I’ve own this film for quite some time, like years and only not got around to watching it. Was it worth the wait? Kind of. It was a cute film, though I find most horror films from the 1950’s to be cute. Though it does have considerable charm, Attack of the Puppet People isn’t without its faults. I also have to admit that I was a little upset about the title of films, since never once do they actually attack. Anything.
Attack of the Puppet People opens with a group of Brownies visiting Mr. Franz (John Hoyt), the owner and operator of a doll factory. One of the girls shows interest in a group of very life-like dolls in special canisters, but is warned to not touch them as they are Mr. Franz’s favorites and he’s very particular about them. We then jump forward to Sally Reynolds (June Kenney) coming to the factory, Dolls Inc to see Dr. Franz over an ad he placed for a new secretary after his last secretary left for a better job. She is quickly off put by Dr. Franz and his strange mannerisms. But, before she can leave, he manages to change her mind. After a few weeks, Bob Westley (John Agar) a salesman comes to see Mr. Franz and gets off to a rocky start with Sally. Though over time the two develop feelings for one another. One day a letter comes for Mr. Franz’s former secretary, Mr. Franz tells the mailman that he’ll deliver it to her. Though a few days later Sally finds the letter in the Mr. Franz’s waste bin torn up. Later at a on a date at the drive-in seeing The Amazing Colossal Man, Bob tells Sally how he feels and asks her to marry him. She agrees as she feels the same and the two makes plans to go Las Vegas that weekend to get married. Bob tells Sally that he’s going to see Mr. Franz the next day and tell him about their plans. Though the next day, Sally can’t find Bob and Mr. Franz tells that he had to leave unexpectedly. After she finds a doll that is the exact duplicate of Bob, Sally takes the doll to the police informing Sgt. Patterson (Jack Kosslyn). Who initially laughs off her concerns, but since Mr. Franz’s former secretary, postman and a number of other people close of Mr. Franz have disappeared. Though after confronting Mr. Franz and shown that the doll is just a doll, Sgt. Patterson leaves. After Sgt. Patterson leaves Mr. Franz attacks Sally and when she wakes up, she’s been shrunk to miniature size. Mr. Franz soon introduces his other little friends, a number of other people he has shrunk, including Bob. During Bob and Sally’s welcome party, Mr. Franz is visited by his old friend Emil (Michael Mark). While he’s distracted those shrunk take their chance to try to reverse the process using Mr. Franz’s shrinking machine. Though they are unable to get it work and are barely able to get back without being noticed. A while later, Sally and Bob overhear Mr. Franz and Sgt. Patterson, who has been continuing his investigation. After wards, they hear Mr. Franz’s plan to kill himself and those he’s shrunk, but not until after one last play date…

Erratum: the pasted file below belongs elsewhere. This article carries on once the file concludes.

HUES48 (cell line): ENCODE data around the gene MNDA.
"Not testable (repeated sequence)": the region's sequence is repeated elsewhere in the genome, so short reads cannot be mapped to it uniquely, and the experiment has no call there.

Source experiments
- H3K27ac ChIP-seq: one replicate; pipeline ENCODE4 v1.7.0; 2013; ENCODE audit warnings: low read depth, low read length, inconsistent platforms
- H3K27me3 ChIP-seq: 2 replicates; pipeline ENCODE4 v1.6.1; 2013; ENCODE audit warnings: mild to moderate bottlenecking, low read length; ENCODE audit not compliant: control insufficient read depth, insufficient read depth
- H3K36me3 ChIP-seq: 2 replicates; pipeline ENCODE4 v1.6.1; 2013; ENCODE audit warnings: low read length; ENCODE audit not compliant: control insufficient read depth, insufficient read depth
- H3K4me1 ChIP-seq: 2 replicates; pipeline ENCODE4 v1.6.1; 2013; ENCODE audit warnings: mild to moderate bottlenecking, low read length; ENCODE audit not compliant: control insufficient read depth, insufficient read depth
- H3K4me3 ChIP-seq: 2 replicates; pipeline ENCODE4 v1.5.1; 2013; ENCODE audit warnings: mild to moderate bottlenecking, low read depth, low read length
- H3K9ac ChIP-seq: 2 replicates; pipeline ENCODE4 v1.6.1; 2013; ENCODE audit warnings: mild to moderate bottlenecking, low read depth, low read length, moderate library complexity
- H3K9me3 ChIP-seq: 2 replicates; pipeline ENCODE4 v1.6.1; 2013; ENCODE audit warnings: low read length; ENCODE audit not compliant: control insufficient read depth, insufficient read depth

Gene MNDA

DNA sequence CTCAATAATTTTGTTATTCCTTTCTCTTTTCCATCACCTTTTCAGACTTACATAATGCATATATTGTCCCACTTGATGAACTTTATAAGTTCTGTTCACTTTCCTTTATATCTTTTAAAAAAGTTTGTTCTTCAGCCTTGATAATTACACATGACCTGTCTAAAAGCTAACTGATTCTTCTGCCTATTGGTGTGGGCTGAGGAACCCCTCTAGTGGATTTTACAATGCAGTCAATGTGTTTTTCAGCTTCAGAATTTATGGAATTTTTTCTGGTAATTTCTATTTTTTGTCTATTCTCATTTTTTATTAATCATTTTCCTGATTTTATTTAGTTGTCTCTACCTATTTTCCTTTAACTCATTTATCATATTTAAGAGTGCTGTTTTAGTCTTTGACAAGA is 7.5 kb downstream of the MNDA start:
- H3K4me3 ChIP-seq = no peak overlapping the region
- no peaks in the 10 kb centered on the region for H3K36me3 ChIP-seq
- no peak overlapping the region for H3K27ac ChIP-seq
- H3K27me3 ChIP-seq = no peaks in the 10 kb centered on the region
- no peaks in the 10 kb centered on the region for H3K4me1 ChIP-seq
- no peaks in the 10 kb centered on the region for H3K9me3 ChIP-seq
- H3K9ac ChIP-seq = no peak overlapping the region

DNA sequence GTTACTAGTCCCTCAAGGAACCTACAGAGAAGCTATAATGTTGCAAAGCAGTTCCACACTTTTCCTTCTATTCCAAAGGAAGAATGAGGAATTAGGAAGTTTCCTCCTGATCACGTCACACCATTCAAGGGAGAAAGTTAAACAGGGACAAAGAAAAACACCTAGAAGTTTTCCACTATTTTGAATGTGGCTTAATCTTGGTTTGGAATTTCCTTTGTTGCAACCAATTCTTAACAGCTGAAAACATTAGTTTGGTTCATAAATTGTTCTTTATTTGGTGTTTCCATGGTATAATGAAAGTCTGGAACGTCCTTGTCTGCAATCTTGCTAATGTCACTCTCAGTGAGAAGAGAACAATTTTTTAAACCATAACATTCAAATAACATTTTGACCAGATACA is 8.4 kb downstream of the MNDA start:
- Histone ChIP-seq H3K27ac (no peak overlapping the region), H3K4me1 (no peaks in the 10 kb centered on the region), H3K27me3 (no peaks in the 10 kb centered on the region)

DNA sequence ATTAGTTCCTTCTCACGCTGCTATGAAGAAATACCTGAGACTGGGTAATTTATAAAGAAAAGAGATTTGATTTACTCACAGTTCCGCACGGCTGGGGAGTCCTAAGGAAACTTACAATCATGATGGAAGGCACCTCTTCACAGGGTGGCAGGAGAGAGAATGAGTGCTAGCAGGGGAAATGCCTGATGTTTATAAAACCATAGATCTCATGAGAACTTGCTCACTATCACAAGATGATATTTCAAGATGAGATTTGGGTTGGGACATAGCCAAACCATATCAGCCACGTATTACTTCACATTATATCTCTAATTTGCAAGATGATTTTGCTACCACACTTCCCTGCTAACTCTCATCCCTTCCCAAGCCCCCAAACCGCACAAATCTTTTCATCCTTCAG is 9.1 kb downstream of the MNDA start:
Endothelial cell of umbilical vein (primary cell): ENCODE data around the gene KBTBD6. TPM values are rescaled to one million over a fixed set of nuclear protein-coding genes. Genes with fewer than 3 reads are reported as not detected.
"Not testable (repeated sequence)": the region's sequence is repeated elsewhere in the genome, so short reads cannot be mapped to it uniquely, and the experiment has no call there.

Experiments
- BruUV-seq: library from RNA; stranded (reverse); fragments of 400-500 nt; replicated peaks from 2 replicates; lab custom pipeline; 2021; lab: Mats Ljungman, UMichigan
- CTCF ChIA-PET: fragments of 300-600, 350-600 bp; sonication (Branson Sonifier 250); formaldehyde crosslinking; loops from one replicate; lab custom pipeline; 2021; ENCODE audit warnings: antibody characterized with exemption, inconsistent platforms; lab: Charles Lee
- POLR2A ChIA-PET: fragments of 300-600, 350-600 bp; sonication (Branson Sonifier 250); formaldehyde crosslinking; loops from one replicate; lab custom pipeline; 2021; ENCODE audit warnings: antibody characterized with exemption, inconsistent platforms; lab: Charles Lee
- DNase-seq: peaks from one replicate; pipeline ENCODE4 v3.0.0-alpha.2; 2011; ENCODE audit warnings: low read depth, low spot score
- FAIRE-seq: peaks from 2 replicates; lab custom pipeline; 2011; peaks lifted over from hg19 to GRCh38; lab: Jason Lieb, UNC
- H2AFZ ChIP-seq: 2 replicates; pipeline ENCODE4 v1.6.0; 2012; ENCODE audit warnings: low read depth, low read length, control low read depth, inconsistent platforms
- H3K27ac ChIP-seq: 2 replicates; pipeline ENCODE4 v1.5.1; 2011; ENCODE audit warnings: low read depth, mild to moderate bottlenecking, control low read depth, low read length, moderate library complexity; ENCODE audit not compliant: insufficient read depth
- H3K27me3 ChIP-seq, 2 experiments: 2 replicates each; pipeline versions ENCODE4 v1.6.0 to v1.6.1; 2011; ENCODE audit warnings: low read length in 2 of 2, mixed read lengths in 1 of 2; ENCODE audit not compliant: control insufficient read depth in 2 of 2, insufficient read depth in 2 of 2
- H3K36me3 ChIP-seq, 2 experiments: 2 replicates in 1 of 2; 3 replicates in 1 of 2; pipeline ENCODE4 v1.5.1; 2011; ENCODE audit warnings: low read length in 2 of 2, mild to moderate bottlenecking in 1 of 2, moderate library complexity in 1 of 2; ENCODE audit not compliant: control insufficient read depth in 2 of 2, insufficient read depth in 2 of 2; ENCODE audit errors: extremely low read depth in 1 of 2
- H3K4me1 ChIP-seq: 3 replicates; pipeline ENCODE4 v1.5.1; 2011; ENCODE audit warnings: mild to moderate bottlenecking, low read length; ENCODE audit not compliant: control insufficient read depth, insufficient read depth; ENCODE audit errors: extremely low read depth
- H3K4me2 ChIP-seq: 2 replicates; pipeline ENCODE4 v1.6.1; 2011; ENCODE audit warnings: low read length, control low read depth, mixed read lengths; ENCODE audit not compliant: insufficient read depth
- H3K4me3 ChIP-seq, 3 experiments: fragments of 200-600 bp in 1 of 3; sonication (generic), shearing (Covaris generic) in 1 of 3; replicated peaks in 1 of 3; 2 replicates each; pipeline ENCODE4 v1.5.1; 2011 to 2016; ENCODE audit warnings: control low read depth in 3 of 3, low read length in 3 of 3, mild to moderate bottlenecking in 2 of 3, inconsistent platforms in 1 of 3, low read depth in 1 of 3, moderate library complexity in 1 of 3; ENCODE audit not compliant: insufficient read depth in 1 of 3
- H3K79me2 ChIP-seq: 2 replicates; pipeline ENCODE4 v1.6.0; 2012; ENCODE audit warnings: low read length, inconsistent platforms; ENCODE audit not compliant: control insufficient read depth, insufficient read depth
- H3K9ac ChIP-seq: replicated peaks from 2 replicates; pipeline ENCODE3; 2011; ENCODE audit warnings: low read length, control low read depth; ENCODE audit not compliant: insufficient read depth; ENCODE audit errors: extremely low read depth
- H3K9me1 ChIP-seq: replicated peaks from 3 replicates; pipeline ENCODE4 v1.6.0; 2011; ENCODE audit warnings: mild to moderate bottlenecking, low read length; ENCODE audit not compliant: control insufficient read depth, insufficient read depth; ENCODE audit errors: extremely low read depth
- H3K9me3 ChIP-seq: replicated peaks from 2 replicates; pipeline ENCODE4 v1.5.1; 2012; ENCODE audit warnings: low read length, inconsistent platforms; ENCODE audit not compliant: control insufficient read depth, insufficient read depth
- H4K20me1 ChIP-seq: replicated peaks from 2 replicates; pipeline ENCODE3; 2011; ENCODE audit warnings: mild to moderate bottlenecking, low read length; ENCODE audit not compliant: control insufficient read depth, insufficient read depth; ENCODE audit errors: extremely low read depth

I’m a little conflicted when it comes to this film. I enjoyed, but I’m not really seeing the how it’s attained the cult following that it has. It might have to do with its historical value with the Watergate scandal. As the lookout was too engrossed in this film to notice anything leading to those involved getting caught. Though that withstanding, Attack the Puppet People does posses considerable charm.
The effects are suitable and given that most of it revolves around simply having normal actors around large set pieces. The effect still manages to make the film feel believable within its confines. Though nothing here is groundbreaking or particularly outstanding.
The acting here is what really makes the films charm. As John Hoyt makes an incredibly sympathetic villain. He’s damaged and a bit deranged, but not malicious. Other than you know, wanting to kill them then himself. But that’s mostly an act of desperation out of fear of being caught. While June Kenney and John Agar share good chemistry and while I feel that a marriage after only a couple of weeks is a bit rushed, that doesn’t detract for me.
Final thoughts, while no masterpiece of cinema, The Attack of the Puppet People was worth the time invested and is a memorable B-Movie. The acting is solid and at times a bit whimsical, but never strays too far from what the film is. The horror in this is downplayed, but prevalent and leaves you wondering. I would recommend this film for fans of older films, but once again, for those new to this era. This isn’t the film I would recommend you start with. 8/10